Three-year-old Darcy has a bath in preparation for competition. Photo: Simon O’Dwyer June Soderstrom and daughter Virginia give Darcy a make-over.

Darcyin preparation for being exhibited at the show.

Darcy sits placidly while being groomed for exhibition at the Royal Melbourne Show.

How do you stay cool while washing an Old English sheepdog? Play easy listening songs, and learn how to duck.

Preparing three-year-old Darcy for competition at the Royal Melbourne Show is three hours of slushy hard yakka for mother and daughter team June and Virginia Soderstrom.

They must lift the 38-kilogram gentle giant into the bath, scrub his giant paws, woolly neck and hairy face with shampoo and conditioner, rinsing in between, till the light part of his coat is toothpaste-white.

They try to duck in time when every so often he gives an epic shake, soaking everyone near the bath in their Greenvale garage.

Two secret weapons get them through. The first is easy listening music. It’s relaxing, and Virginia doesn’t need a stopwatch – she times the application of soaps, lotions and water by the number of Barry White, Ronan Keating and Peter Allen songs.

The second is the adorable nature of Darcy – stage name Australian Champion Perfu Here Comes the Fuzz.

As he’s hosed, moisturised, then hoisted on to a table to be brushed and blasted from three hair dryers, he doesn’t whine or try to flee.

He sits placidly – blind from the curtain of hair over his eyes – occasionally smiling or obediently lifting a paw to be groomed.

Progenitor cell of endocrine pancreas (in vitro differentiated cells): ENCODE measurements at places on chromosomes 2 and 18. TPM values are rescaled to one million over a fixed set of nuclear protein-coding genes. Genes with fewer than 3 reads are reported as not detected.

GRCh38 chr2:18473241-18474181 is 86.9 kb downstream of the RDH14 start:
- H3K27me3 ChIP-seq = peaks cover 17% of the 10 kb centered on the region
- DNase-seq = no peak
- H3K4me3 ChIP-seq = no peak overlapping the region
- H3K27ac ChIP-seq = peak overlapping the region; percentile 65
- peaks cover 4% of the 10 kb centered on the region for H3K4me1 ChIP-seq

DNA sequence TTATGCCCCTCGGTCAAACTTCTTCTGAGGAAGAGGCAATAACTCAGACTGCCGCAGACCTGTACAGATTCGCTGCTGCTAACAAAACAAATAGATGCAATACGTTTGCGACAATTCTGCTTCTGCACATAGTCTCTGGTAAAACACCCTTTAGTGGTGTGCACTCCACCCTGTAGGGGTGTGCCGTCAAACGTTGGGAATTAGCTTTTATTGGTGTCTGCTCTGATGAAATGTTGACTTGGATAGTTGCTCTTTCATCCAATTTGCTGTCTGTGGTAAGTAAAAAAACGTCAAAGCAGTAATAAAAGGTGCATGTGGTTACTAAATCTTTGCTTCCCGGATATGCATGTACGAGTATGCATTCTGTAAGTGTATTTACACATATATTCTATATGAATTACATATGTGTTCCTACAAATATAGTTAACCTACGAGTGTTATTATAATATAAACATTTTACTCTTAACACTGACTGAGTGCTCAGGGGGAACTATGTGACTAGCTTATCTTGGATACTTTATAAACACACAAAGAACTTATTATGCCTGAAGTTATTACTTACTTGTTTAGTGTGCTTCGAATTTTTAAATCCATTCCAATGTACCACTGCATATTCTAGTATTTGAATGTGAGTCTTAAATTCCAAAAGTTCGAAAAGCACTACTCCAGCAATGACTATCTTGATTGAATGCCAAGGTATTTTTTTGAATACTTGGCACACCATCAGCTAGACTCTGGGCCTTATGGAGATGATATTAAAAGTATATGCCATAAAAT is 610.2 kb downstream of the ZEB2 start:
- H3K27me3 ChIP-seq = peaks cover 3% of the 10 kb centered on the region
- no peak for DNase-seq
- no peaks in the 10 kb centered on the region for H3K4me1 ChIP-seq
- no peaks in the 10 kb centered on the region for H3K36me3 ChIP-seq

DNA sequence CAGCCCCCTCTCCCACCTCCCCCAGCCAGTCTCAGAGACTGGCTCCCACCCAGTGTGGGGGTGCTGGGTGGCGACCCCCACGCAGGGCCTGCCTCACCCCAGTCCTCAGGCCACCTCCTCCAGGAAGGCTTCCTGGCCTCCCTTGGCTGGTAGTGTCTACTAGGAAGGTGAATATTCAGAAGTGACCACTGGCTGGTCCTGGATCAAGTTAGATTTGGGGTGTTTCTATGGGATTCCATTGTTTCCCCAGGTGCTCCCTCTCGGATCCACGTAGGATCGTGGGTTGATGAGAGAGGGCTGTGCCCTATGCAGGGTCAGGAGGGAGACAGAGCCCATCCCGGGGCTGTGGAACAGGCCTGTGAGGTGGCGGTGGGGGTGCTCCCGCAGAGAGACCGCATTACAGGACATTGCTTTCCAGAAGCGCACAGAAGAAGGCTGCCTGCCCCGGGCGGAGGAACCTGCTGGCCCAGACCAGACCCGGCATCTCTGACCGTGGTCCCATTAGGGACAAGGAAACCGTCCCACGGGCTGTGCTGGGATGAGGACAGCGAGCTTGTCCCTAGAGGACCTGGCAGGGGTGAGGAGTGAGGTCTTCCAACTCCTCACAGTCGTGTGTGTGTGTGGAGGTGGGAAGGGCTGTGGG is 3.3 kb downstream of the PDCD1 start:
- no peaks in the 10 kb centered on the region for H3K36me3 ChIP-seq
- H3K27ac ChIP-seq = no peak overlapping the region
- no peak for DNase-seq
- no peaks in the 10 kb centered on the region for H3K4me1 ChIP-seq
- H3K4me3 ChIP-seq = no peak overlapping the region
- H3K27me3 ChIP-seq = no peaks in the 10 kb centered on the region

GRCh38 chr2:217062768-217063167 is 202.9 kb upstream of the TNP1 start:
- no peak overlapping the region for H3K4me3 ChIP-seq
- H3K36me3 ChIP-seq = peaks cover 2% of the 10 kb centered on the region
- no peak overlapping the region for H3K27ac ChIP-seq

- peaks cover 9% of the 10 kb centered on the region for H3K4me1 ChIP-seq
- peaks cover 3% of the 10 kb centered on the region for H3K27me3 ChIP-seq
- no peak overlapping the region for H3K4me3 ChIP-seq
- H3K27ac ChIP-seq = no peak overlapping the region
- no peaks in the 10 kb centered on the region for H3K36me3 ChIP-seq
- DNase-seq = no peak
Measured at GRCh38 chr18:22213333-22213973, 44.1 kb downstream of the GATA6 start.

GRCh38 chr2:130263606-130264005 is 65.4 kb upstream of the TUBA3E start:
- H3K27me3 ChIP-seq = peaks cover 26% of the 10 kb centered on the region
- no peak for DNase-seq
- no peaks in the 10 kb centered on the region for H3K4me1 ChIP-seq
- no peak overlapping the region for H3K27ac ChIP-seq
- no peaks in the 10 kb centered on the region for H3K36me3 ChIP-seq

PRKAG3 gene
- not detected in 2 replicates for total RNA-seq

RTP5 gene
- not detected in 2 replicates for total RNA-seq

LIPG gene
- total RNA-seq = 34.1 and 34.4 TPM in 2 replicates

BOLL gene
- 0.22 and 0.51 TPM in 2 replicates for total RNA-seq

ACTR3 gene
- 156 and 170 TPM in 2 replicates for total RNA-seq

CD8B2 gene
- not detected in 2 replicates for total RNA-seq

A jet plane could probably land outside, or a small child could pull his tail, and he wouldn’t flinch.

Friday is his big day competing in his breed and class at the Showgrounds. If he wins best in breed, he will return on Saturday be be judged against six other top dogs for the coveted Best in Show title.

Virginia says it’s she who gets nervous in the show ring. “He’s fine, he loves it. He loves all the attention.”

The Soderstroms have been showing Old English sheepdogs for 40 years, since a teenage Virginia pestered her parents, June and the late Lou, to get a puppy.

But June and Lou fell even harder for the breed – within a year, they had bought their own puppy, and by the 1980s were leaving Virginia at home to enter 100 dog shows a year, all over Australia.

In the late 1980s and early 1990s, the Soderstroms’ dogs would compete against about 200 Old English sheepdogs at the Royal Melbourne Show. The breed was famous from the Dulux commercials — some of the Soderstroms’ dogs, including Darcy, have starred in them.

On Friday at the show they expect only about 12 to compete. The breed fell out of favour due to smaller suburban gardens and the lack of time to exercise them.

Not to mention their grooming needs. “They say you’ve really got to love an Old English sheepdog because of the sheer upkeep and maintenance of them,” Virginia says. “They’re beautiful, but a lot of work.”

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